He’s a caricature of the television gay male. Sure, it’s a stereotype rooted in a reality, for some gay men. But this, or the deeply repressed closeted gay man, is the only gay representation we see. That’s not balanced. That’s not resisting stereotypes and dominant narratives. I think it’s dangerous to criticise a gay character for being flamboyant in a way that argues that gay men shouldn’t be flamboyant, but I also think it’s valid to criticise characterisations like Kurt’s because of what they represent.

I would like it if we had progressed enough, as a society, that characters like Kurt felt natural and organic because there was such a broad spectrum of gay representation on television that it didn’t feel like a reiteration of a stereotype, but an affirmation of an identity. I would also love it if we didn’t automatically assume that characters like Kurt are gay. Since neither of those things are going to happen in the near future, I think we need to ask how characters like Kurt can be a presented in a way that doesn’t reinforce stereotypes. So far, I feel like Kurt’s characterisation has been harmful, although I know that people disagree. I’m just not sure what readers are supposed to be taking away from his character. That all people who act like Kurt are gay? That all gay men act like Kurt? Because the message I am taking away is certainly not ‘it’s ok to be gay, and to be like Kurt’ considering the fact that Kurt is surrounded by harmful, inaccurate, and infuriating stereotypes.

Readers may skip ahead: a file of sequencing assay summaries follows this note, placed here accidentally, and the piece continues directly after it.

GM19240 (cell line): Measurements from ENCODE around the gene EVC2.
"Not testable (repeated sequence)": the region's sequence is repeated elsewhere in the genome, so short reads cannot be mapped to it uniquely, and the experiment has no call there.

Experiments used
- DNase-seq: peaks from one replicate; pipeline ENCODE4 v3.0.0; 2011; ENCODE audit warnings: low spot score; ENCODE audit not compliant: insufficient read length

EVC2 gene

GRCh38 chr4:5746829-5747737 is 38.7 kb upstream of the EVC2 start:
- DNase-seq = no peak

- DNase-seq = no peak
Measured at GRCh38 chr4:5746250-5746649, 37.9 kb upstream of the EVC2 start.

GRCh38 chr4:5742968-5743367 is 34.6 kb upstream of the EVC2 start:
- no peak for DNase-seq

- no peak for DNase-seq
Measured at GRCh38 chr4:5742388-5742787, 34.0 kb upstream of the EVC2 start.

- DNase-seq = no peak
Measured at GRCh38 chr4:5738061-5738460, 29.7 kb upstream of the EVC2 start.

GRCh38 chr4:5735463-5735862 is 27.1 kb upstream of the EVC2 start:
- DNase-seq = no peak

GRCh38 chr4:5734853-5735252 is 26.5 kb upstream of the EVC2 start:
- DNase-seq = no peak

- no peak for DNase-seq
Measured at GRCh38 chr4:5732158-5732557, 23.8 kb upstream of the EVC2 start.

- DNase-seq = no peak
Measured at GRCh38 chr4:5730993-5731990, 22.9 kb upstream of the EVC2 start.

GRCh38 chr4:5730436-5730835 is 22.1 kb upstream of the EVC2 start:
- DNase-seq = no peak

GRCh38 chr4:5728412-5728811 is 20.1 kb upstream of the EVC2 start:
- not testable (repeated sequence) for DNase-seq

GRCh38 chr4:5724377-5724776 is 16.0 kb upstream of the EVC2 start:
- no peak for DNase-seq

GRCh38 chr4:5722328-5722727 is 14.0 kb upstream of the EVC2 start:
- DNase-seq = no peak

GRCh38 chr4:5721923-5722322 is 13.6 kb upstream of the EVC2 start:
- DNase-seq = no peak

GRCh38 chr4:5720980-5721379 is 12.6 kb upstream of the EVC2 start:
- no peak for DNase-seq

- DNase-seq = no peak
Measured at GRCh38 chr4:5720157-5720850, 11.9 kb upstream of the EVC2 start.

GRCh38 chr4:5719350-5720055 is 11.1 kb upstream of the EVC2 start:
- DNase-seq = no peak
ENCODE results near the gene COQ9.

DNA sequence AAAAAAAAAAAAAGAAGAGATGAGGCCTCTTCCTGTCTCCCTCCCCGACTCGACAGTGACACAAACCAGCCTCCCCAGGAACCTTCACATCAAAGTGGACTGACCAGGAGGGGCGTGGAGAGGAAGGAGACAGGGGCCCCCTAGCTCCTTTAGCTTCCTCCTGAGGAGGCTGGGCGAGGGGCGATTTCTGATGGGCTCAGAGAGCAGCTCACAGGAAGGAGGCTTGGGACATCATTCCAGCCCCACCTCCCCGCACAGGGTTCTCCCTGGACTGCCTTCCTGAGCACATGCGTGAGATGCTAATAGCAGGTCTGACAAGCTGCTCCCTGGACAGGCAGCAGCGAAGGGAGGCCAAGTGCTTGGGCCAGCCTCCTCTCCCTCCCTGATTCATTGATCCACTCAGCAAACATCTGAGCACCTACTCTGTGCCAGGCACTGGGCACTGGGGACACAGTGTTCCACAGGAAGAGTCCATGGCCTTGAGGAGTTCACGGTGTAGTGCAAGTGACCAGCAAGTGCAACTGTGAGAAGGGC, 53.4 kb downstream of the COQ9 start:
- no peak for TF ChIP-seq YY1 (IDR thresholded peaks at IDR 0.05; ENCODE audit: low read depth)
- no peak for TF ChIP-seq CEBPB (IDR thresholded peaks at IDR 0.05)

I think there’s a takeaway there. The other characters poison me on Kurt, making it really hard for me to view his character objectively, or as a standalone. Conversely, so far most of the people I’ve seen talking about how Kurt is such a terrific character are fans of the show and like the other characterisations. I think that shows how difficult it is for us, as viewers, to separate out the elements of a show. One could also ask if they should be separated, or if the show should be viewed as a whole.

Sure, one could argue that he’s a representation of how difficult it is to be out and gay in very conservative communities. And one could argue that it would be empowering for gay teens in those communities to see Kurt, just like I might have benefited from seeing trans* teens when I was Kurt’s age. And maybe if Kurt’s character wasn’t wrapped up in the identity of a show that claims to be teaching viewers something, that’s exactly how I would read him. Maybe I would really like his character if he was being allowed to be just a character, instead of The Token Gay Character Who Is Here To Teach Us.

I’m not a gay teen, so I can’t speak to whether or not Kurt’s character is empowering for those viewers. If he is, that’s not something I really want to take away from them, but I’m wondering if there would be a way to strike a balance that provided viewers in general with a great gay character while also showing gay teens that they are not alone. Like, maybe giving Kurt a boyfriend who is radically different from Kurt (and isn’t closeted and tragic), to provide us with a more balanced representation of gay identities?